Readers hoping to buy Tronox Holdings plc (NYSE:TROX) for its dividend will need to make their move shortly, as the stock is about to trade ex-dividend. If you purchase the stock on or after the 14th of May, you won't be eligible to receive this dividend, when it is paid on the 28th of May.
Tronox Holdings's next dividend payment will be US$0.08 per share, and in the last 12 months, the company paid a total of US$0.32 per share. Last year's total dividend payments show that Tronox Holdings has a trailing yield of 1.4% on the current share price of $23.57. We love seeing companies pay a dividend, but it's also important to be sure that laying the golden eggs isn't going to kill our golden goose! We need to see whether the dividend is covered by earnings and if it's growing.
If a company pays out more in dividends than it earned, then the dividend might become unsustainable - hardly an ideal situation. Tronox Holdings is paying out just 4.4% of its profit after tax, which is comfortably low and leaves plenty of breathing room in the case of adverse events. A useful secondary check can be to evaluate whether Tronox Holdings generated enough free cash flow to afford its dividend. It paid out 15% of its free cash flow as dividends last year, which is conservatively low.
It's positive to see that Tronox Holdings's dividend is covered by both profits and cash flow, since this is generally a sign that the dividend is sustainable, and a lower payout ratio usually suggests a greater margin of safety before the dividend gets cut.
Have Earnings And Dividends Been Growing?
Companies with consistently growing earnings per share generally make the best dividend stocks, as they usually find it easier to grow dividends per share. Investors love dividends, so if earnings fall and the dividend is reduced, expect a stock to be sold off heavily at the same time. It's encouraging to see Tronox Holdings has grown its earnings rapidly, up 81% a year for the past five years. With earnings per share growing rapidly and the company sensibly reinvesting almost all of its profits within the business, Tronox Holdings looks like a promising growth company.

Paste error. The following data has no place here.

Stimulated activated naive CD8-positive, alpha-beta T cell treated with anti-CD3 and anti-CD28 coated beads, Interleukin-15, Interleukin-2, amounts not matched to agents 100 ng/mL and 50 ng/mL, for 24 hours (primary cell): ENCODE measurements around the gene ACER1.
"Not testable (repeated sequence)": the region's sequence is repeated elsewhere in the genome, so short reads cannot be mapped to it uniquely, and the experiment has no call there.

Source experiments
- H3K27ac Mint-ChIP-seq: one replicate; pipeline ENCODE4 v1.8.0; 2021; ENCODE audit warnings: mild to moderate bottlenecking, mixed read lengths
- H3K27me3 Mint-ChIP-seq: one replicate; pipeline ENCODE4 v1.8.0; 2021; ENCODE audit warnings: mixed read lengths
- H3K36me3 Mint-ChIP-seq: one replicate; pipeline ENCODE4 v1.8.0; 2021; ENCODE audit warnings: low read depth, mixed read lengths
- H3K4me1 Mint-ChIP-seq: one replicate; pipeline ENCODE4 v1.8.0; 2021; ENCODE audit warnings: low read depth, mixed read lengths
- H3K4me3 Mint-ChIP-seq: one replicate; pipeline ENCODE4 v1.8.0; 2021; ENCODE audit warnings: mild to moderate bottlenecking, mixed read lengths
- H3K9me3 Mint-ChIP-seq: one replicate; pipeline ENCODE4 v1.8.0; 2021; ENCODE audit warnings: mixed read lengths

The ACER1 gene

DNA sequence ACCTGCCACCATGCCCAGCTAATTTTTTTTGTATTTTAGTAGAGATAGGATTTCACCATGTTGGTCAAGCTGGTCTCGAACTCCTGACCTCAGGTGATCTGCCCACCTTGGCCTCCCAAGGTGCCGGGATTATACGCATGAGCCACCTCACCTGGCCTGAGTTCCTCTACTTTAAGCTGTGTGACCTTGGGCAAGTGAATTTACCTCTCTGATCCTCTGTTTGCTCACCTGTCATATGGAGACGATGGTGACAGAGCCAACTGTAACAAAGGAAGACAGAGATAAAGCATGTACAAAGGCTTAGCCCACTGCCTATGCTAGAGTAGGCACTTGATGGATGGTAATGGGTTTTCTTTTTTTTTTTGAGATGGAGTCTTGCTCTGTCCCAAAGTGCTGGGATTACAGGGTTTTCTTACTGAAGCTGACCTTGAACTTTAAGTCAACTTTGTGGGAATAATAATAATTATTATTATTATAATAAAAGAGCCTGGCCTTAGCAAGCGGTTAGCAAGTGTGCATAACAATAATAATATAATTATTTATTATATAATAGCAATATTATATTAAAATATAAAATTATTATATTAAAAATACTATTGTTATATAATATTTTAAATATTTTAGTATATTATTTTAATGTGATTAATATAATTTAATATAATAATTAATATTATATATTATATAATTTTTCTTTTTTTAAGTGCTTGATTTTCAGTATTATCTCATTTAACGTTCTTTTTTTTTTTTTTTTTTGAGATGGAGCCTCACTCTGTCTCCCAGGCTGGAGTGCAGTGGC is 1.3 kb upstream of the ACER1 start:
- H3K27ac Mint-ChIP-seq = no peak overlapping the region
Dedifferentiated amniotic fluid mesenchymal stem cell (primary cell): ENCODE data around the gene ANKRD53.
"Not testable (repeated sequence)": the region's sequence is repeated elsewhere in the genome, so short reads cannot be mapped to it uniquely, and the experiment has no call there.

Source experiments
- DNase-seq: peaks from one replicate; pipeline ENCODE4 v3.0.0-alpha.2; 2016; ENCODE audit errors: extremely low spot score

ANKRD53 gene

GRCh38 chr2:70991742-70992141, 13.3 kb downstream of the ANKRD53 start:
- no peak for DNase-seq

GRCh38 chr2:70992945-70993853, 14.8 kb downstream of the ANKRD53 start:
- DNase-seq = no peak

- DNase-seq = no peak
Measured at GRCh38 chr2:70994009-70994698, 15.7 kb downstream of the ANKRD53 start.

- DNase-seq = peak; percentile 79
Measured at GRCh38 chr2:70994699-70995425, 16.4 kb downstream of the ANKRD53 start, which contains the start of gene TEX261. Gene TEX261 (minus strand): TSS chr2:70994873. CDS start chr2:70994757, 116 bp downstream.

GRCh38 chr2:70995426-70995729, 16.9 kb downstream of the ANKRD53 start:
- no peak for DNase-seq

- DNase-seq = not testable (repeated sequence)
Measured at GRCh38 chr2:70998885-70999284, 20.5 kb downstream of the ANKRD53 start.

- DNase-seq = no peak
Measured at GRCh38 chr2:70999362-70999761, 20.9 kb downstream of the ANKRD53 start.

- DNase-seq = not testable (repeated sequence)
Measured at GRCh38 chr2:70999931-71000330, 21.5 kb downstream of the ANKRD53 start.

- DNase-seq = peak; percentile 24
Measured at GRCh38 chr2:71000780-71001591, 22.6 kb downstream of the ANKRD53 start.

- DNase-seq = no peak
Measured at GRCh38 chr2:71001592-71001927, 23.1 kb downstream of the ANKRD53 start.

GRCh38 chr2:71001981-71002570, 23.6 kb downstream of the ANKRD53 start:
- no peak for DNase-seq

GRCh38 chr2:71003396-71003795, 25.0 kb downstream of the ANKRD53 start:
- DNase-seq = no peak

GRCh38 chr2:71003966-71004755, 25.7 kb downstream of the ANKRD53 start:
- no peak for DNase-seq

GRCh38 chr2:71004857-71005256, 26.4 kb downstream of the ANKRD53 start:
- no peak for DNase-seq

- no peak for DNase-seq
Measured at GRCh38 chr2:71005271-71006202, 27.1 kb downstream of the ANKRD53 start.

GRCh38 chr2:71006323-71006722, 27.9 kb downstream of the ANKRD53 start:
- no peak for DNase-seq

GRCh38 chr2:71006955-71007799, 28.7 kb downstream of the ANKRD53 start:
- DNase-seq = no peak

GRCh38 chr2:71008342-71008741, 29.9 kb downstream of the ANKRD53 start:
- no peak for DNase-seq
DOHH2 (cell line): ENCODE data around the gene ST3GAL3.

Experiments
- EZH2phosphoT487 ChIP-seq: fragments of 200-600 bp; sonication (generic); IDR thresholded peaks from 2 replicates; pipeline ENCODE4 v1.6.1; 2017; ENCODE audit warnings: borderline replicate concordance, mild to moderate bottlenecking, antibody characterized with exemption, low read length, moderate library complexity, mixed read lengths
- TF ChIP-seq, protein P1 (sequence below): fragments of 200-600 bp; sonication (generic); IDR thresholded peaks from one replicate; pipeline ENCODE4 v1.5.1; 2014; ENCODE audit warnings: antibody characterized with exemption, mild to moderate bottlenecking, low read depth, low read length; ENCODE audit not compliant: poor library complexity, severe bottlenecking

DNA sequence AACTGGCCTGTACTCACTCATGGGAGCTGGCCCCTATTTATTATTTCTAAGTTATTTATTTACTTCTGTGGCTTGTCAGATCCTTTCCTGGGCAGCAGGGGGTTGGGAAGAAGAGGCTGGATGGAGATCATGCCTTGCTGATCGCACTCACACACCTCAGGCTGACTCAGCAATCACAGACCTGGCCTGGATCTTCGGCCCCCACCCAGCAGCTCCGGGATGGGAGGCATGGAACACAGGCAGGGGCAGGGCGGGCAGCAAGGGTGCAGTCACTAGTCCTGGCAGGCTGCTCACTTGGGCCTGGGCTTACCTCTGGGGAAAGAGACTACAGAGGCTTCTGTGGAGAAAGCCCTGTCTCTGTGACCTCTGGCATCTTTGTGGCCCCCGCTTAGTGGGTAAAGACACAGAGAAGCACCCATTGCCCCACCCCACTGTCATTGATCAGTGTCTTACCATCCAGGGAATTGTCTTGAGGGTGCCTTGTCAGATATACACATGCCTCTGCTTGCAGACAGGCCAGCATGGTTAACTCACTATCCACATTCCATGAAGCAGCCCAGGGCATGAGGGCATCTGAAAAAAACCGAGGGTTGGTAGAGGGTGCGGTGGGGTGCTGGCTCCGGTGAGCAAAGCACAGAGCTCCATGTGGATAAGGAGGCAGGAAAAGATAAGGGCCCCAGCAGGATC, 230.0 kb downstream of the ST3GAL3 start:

The main way most investors will assess a company's dividend prospects is by checking the historical rate of dividend growth. Tronox Holdings's dividend payments per share have declined at 12% per year on average over the past nine years, which is uninspiring. It's unusual to see earnings per share increasing at the same time as dividends per share have been in decline. We'd hope it's because the company is reinvesting heavily in its business, but it could also suggest business is lumpy.
Should investors buy Tronox Holdings for the upcoming dividend? Tronox Holdings has grown its earnings per share while simultaneously reinvesting in the business. Unfortunately it's cut the dividend at least once in the past nine years, but the conservative payout ratio makes the current dividend look sustainable. There's a lot to like about Tronox Holdings, and we would prioritise taking a closer look at it.
On that note, you'll want to research what risks Tronox Holdings is facing. For example, we've found 7 warning signs for Tronox Holdings (2 are a bit unpleasant!) that deserve your attention before investing in the shares.
We wouldn't recommend just buying the first dividend stock you see, though. Here's a list of interesting dividend stocks with a greater than 2% yield and an upcoming dividend.
This article by Simply Wall St is general in nature. It does not constitute a recommendation to buy or sell any stock, and does not take account of your objectives, or your financial situation. We aim to bring you long-term focused analysis driven by fundamental data. Note that our analysis may not factor in the latest price-sensitive company announcements or qualitative material. Simply Wall St has no position in any stocks mentioned.
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